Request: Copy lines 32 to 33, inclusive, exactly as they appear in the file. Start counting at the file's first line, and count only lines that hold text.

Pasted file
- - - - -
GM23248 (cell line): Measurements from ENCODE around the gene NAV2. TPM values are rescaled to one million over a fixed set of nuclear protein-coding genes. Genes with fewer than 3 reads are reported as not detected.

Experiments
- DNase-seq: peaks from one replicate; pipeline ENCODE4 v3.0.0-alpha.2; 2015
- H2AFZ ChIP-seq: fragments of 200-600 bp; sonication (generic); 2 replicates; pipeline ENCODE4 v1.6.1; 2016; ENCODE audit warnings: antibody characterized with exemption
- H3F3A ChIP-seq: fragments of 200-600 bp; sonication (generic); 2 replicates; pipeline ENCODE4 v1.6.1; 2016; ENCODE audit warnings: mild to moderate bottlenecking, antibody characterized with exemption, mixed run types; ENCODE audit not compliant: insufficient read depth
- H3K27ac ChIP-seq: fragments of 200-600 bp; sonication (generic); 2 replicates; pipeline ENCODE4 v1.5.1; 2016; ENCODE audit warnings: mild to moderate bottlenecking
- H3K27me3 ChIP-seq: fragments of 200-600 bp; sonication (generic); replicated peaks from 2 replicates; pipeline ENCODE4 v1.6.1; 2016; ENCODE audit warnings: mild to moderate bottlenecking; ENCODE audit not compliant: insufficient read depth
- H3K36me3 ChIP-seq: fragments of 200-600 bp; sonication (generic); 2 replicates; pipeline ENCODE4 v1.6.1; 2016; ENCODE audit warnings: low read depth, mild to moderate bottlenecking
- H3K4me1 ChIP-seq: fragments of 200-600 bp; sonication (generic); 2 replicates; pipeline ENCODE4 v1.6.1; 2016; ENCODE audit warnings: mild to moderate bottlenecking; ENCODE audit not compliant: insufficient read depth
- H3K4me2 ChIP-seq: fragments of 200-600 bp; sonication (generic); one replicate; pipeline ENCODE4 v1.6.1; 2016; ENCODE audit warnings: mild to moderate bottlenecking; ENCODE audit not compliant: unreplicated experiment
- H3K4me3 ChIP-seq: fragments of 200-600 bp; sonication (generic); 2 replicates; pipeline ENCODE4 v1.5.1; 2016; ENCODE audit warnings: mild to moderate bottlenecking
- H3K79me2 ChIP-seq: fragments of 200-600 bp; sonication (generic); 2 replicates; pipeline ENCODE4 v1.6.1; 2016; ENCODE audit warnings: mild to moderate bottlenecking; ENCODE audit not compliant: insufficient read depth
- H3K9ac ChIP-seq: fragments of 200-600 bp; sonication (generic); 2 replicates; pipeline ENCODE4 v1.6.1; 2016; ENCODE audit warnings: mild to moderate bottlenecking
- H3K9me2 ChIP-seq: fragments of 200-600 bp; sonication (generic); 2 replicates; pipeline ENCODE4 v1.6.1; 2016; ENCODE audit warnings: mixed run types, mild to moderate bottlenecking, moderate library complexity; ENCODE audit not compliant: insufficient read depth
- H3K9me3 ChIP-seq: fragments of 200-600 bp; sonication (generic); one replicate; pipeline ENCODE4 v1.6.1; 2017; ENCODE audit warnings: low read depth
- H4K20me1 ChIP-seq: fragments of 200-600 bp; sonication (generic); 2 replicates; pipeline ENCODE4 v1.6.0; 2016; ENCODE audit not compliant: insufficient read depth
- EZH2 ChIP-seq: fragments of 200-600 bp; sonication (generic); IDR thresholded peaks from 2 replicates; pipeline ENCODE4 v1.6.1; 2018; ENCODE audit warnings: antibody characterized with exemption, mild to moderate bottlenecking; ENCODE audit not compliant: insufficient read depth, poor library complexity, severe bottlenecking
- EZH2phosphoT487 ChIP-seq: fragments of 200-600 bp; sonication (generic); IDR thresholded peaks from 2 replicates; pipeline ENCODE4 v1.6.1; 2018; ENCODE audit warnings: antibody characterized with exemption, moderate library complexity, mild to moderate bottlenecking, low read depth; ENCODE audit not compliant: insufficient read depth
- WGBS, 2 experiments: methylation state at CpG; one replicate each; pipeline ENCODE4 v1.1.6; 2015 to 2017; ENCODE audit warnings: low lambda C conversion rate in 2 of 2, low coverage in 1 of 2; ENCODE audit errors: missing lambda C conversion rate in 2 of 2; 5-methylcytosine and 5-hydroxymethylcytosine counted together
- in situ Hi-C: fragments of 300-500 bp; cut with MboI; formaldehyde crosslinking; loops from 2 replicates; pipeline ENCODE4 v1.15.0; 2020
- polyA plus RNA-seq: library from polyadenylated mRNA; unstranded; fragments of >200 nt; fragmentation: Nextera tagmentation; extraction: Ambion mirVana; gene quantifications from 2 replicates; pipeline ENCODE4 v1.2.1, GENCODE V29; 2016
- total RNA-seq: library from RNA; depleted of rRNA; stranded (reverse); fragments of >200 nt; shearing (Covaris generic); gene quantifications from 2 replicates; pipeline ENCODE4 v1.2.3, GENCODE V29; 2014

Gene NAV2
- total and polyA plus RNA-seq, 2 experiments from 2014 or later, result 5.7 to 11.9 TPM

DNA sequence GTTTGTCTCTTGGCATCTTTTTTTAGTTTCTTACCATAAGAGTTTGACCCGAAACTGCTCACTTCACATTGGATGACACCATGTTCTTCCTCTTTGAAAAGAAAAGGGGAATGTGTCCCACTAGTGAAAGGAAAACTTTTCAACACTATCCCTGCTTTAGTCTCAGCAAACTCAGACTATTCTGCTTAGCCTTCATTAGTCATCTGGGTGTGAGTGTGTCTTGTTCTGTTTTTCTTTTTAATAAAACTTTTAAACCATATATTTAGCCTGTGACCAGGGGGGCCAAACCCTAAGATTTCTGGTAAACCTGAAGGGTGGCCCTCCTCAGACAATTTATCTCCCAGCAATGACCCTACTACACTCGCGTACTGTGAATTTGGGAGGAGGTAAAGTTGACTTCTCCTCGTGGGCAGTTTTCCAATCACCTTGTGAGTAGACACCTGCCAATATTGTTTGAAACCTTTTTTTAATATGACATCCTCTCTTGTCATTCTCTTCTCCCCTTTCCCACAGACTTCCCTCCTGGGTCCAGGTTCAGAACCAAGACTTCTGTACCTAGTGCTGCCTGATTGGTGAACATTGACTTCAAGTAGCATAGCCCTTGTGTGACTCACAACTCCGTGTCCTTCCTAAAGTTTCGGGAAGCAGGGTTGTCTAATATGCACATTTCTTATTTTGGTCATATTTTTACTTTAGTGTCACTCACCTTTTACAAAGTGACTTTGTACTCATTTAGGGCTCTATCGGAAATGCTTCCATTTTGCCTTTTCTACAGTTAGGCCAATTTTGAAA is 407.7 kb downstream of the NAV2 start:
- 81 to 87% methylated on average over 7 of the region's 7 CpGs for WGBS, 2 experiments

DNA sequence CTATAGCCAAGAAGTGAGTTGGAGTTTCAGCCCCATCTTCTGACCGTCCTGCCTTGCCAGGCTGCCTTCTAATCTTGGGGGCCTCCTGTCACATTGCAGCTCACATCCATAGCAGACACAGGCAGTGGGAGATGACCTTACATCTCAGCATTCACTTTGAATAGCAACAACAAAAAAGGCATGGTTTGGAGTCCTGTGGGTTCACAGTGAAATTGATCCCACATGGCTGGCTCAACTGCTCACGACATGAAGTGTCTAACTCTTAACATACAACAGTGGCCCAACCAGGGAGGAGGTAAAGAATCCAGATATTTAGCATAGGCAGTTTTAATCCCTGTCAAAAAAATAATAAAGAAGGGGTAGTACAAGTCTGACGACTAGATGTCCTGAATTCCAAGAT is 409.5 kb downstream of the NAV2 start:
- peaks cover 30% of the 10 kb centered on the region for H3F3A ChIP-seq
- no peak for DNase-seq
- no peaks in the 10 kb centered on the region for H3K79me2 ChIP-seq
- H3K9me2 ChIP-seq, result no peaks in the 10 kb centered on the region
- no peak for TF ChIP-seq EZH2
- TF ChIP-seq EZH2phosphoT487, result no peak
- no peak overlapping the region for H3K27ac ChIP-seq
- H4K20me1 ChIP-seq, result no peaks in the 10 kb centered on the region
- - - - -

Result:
- no peak for TF ChIP-seq EZH2
- TF ChIP-seq EZH2phosphoT487, result no peak